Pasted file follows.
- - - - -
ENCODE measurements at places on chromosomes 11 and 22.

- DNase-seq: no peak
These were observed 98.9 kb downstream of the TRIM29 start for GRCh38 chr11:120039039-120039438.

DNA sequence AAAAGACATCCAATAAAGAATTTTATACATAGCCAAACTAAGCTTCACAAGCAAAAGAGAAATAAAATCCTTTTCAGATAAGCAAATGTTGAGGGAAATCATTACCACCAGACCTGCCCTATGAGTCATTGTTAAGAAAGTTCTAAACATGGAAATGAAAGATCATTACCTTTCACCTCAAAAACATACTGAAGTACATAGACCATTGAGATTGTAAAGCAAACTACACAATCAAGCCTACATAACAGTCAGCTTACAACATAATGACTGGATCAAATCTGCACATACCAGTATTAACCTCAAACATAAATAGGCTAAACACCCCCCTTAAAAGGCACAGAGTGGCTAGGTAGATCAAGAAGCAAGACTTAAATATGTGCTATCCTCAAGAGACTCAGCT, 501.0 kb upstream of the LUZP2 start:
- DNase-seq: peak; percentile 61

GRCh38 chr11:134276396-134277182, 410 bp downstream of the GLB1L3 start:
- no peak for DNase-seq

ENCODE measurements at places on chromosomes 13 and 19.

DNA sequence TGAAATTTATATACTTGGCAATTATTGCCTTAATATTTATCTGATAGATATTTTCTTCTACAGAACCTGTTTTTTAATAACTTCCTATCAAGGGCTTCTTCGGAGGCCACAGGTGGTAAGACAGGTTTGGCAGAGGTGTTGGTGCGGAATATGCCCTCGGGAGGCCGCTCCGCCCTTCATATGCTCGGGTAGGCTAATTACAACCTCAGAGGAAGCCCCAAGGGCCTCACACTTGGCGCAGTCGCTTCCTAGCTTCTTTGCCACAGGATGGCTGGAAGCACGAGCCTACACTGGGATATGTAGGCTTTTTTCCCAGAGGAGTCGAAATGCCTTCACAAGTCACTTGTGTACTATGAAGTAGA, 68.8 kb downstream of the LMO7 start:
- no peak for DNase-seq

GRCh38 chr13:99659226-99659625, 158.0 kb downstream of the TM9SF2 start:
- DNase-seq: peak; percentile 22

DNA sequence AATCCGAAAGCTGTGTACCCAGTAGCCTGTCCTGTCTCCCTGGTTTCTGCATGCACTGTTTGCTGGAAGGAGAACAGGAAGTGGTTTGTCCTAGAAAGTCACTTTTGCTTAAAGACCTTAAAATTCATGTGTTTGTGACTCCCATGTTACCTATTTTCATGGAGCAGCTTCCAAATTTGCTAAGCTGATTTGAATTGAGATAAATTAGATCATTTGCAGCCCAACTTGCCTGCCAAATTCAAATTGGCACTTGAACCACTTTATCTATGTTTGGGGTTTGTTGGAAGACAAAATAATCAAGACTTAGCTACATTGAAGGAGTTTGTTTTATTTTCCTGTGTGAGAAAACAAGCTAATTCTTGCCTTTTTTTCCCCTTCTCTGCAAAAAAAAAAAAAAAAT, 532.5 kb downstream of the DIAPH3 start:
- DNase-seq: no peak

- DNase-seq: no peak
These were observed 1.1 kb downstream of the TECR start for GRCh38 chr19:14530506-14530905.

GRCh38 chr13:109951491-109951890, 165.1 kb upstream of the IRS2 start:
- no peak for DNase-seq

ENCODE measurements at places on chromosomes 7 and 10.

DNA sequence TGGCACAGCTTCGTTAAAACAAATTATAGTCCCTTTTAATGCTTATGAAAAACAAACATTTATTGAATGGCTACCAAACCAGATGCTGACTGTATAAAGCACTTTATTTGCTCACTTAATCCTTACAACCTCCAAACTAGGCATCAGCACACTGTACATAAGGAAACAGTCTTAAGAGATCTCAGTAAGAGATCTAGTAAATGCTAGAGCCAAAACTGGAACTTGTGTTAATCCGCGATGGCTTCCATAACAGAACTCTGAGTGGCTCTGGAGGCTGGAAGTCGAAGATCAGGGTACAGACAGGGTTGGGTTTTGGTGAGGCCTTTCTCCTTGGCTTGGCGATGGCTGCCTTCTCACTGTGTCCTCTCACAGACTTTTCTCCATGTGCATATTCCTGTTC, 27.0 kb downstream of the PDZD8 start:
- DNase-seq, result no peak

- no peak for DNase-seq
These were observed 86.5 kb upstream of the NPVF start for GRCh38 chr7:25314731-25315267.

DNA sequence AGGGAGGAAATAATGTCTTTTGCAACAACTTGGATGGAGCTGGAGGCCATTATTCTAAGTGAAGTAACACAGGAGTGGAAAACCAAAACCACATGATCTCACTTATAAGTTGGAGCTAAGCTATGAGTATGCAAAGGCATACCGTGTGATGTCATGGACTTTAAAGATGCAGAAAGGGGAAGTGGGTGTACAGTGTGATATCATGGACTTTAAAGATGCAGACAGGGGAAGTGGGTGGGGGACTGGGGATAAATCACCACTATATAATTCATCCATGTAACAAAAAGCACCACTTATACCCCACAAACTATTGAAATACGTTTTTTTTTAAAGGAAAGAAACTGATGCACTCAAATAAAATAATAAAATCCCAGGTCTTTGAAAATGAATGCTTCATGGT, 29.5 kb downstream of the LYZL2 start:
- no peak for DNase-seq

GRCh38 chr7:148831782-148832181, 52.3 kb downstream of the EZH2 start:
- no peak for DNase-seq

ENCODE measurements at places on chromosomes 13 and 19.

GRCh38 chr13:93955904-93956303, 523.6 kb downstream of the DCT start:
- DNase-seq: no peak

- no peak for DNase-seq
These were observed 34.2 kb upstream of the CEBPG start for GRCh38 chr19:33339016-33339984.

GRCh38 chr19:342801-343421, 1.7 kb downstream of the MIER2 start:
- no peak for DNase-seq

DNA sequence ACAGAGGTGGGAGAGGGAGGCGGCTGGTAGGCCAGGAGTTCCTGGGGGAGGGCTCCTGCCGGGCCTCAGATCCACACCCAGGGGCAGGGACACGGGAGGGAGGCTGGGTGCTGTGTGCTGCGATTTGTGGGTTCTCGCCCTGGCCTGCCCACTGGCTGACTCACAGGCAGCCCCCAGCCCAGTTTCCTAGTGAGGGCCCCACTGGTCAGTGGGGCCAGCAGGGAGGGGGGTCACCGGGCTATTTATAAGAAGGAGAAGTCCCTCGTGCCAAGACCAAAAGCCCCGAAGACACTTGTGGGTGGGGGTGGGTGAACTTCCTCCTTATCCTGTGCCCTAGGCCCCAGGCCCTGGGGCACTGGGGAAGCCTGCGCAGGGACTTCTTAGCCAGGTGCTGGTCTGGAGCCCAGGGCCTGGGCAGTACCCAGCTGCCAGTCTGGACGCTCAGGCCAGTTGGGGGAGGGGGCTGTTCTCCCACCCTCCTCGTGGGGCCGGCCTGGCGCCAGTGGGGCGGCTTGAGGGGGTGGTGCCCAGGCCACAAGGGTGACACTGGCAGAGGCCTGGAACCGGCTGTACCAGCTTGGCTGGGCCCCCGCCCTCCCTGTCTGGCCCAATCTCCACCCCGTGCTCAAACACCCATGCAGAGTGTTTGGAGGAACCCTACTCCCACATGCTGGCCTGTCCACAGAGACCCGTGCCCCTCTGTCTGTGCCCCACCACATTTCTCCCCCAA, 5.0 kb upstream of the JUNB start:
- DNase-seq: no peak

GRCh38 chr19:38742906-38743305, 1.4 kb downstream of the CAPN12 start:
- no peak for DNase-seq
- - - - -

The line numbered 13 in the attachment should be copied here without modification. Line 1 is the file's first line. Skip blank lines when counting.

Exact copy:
DNA sequence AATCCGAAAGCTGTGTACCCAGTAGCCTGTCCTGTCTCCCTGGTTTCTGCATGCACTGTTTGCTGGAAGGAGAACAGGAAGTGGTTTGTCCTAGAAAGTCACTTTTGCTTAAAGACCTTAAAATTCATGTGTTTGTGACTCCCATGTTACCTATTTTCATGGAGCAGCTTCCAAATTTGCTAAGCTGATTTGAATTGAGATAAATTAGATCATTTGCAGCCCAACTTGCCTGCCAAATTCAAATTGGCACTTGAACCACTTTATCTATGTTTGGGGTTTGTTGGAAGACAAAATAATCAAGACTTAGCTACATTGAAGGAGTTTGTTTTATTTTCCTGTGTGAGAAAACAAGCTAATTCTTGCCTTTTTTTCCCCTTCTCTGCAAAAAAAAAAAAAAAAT, 532.5 kb downstream of the DIAPH3 start: